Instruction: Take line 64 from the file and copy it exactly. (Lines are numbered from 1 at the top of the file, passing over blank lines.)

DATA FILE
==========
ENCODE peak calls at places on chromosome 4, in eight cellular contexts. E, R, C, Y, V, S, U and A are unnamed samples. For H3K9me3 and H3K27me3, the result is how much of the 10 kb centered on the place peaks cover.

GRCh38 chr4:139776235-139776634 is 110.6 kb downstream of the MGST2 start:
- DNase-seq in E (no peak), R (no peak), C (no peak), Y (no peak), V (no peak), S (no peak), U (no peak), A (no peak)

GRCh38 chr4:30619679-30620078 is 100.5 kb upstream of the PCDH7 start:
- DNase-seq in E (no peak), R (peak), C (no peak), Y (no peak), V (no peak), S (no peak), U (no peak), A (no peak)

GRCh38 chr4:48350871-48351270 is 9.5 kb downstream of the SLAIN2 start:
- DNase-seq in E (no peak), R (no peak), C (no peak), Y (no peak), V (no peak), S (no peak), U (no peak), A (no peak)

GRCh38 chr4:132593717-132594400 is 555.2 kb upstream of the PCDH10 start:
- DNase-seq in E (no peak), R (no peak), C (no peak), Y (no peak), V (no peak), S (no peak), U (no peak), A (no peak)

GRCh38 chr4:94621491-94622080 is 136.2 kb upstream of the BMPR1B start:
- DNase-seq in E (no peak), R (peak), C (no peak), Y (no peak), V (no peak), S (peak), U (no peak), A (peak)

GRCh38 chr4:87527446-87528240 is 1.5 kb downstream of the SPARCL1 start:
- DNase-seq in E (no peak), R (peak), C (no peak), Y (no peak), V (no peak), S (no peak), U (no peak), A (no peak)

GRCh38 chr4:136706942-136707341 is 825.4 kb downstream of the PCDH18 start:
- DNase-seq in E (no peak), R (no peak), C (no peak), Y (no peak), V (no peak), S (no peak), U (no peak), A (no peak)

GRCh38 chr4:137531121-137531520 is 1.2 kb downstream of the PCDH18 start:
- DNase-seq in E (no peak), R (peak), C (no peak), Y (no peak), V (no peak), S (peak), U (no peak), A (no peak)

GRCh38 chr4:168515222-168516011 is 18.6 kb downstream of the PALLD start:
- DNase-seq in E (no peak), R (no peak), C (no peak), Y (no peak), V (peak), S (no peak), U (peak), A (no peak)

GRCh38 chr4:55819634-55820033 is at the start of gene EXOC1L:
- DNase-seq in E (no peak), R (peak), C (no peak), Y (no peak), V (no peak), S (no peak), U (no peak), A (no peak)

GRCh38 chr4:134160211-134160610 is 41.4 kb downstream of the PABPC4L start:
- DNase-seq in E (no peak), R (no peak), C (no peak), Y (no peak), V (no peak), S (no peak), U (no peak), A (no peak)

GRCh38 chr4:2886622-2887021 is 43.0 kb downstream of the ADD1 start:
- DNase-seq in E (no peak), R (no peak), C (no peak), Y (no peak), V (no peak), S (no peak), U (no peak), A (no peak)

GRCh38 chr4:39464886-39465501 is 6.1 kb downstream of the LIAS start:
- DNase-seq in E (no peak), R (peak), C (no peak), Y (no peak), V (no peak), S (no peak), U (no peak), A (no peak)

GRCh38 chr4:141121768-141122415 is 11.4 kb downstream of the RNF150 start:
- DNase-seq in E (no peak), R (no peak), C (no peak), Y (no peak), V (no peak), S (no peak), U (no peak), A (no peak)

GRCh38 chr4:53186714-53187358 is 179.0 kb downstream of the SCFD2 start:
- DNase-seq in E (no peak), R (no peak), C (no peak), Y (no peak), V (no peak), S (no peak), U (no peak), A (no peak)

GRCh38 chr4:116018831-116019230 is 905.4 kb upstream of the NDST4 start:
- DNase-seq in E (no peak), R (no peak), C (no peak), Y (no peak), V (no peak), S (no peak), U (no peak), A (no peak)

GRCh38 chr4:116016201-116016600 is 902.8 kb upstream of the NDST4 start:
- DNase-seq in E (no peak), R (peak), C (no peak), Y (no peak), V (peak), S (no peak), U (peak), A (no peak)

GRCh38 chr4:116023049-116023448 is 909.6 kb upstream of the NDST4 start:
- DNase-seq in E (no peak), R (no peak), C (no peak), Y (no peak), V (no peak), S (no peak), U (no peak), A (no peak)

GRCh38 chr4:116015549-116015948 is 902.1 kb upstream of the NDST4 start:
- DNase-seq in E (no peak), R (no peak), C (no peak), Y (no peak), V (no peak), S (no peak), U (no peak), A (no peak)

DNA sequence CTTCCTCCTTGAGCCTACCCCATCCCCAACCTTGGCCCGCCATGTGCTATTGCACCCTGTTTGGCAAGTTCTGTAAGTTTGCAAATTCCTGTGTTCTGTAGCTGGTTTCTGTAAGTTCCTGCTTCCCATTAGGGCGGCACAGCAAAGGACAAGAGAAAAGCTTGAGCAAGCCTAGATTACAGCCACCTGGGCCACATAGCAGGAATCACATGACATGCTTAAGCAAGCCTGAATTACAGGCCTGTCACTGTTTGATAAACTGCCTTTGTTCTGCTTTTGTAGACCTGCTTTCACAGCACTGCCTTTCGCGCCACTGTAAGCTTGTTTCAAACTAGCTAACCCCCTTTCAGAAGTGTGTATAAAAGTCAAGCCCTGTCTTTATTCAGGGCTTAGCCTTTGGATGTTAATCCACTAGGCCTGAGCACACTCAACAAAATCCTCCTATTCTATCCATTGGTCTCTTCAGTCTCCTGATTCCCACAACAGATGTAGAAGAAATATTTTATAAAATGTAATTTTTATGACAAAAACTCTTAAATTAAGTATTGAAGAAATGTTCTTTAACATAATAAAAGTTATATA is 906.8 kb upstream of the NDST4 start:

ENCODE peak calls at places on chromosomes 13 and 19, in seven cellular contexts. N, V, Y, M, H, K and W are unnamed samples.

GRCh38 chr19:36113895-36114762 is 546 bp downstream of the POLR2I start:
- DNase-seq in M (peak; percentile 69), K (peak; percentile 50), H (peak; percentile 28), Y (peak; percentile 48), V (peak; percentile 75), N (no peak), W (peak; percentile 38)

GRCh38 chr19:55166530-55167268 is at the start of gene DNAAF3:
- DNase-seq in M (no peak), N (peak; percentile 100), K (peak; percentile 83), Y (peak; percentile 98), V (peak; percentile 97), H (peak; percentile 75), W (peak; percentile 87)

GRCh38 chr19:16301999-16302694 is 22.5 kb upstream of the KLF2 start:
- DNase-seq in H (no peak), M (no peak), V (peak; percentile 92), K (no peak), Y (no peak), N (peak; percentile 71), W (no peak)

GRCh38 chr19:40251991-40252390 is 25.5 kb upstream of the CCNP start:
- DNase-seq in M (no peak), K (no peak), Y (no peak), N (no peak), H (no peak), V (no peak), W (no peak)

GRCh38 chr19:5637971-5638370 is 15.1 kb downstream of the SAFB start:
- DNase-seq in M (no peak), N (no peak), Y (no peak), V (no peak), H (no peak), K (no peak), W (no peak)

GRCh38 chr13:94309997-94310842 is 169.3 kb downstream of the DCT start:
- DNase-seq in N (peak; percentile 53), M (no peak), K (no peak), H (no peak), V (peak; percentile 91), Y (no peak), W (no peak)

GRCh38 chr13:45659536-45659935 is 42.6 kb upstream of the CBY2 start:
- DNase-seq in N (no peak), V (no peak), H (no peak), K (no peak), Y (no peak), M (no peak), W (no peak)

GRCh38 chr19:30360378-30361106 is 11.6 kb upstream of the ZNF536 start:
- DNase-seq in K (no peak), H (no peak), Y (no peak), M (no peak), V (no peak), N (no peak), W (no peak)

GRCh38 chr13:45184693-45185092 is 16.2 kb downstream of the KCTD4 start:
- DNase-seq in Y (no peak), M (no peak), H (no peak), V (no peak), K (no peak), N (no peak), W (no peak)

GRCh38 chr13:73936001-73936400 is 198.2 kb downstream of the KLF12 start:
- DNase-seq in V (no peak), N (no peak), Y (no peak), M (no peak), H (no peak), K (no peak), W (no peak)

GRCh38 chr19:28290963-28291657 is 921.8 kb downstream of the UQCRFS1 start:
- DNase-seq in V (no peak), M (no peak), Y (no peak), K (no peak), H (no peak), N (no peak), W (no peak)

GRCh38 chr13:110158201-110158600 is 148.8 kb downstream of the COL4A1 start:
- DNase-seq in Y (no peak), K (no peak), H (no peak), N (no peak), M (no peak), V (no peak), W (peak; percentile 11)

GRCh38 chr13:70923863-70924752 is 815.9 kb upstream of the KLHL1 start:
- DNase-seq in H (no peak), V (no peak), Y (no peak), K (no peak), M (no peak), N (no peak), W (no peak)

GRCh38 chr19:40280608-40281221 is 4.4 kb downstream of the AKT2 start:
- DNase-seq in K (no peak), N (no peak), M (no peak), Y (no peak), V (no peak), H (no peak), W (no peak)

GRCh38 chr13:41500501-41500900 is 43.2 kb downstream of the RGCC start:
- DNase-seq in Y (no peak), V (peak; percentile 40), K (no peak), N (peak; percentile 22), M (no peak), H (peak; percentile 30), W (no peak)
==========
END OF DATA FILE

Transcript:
GRCh38 chr13:110158201-110158600 is 148.8 kb downstream of the COL4A1 start: